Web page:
October 17, 2014
Maori contribution to WWI marked
It’s 100 years to the day that Maori volunteers started gathering at the Avondale Race Course to prepare to fight in the First World War.
Historian Monty Soutar from the Ministry for Culture and Heritage says the Maori Contingent was the first organised effort by Maori to represent themselves in an overseas theatre of war.
First to march in were of about 30 men from the Kaitaia and Mangonui regions and some 15 to 20 men enlisted in Auckland, and by October 22 there were 500 young men at the camp ready for training.
Maori MPs had lobbied hard for the right to fight, and the iwi took the responsibility seriously.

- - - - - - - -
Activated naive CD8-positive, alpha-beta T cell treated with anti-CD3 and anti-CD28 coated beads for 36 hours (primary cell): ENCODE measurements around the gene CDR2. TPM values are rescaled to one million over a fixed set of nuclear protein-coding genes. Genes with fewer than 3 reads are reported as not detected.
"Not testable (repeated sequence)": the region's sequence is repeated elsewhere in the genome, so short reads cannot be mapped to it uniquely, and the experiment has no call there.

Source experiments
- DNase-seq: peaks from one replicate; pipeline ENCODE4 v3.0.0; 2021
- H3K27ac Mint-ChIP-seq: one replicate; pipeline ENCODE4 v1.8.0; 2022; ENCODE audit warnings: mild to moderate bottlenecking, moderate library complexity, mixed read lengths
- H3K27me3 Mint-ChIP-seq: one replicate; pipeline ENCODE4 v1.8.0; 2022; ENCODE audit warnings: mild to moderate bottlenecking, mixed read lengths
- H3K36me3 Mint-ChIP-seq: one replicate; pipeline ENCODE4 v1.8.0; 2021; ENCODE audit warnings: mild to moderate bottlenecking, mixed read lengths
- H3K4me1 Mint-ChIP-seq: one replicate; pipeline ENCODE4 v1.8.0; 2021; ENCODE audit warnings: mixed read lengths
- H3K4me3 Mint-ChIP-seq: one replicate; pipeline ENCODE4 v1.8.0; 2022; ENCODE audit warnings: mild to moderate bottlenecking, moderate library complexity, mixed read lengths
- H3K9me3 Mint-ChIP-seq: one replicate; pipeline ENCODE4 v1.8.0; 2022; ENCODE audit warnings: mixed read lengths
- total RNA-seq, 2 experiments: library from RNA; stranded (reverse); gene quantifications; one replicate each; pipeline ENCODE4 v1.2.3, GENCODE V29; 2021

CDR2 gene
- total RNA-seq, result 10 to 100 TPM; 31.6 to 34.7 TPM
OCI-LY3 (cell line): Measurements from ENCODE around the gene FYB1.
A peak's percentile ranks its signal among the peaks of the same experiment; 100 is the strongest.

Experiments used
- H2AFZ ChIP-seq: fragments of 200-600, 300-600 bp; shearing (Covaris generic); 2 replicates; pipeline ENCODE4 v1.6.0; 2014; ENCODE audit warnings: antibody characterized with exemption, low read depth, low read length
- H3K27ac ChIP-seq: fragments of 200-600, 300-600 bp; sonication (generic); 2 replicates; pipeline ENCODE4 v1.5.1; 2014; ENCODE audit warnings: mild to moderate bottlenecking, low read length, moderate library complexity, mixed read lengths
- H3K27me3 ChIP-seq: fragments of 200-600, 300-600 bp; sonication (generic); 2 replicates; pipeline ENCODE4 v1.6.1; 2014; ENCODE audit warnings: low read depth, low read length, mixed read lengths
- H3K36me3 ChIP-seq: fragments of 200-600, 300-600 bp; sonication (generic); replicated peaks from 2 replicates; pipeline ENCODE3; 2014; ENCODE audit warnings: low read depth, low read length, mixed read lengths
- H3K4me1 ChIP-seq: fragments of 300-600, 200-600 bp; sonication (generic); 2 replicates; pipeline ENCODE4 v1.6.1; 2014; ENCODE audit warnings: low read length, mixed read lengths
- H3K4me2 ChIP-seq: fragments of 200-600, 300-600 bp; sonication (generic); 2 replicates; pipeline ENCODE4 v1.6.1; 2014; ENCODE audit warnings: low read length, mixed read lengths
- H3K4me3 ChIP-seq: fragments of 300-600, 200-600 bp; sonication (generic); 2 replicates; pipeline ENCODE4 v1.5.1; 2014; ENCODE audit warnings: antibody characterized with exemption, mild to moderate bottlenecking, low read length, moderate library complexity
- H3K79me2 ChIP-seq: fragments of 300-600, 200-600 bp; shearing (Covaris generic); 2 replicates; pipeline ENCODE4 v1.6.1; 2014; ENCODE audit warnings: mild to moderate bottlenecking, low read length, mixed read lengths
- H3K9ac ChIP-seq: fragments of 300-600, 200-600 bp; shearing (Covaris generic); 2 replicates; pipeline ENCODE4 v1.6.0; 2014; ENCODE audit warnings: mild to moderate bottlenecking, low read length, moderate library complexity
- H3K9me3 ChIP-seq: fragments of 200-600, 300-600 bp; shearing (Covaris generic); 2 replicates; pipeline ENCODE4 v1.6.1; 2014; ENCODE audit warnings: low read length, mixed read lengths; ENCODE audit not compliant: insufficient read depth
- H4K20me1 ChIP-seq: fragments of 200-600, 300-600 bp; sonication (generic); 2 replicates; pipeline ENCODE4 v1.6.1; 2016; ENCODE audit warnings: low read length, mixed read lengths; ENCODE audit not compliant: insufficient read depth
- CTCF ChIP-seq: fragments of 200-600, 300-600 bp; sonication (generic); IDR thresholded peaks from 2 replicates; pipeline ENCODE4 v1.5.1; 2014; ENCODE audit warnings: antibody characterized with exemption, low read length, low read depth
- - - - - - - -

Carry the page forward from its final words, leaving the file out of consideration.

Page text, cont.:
" Every tribe was up for it and they picked the cream of the young men that they had at the time because tribal pride was at stake. Most of the Maori contingent stood at an average of 5'9 – 5'10, which was pretty tall for 1914. They were mostly well educated lads who had been to the church secondary schools " he says.
Dr Soutar is writing a book on the Maori soldier in World War One, and he is keen to hear from any whanau who might have letters, diaries or other material relating to tupuna who fought.
FOR THE FULL INTERVIEW WITH DR MONTY SOUTAR CLICK ON THE LINK
Copyright © 2014, UMA Broadcasting Ltd: www.waateanews.com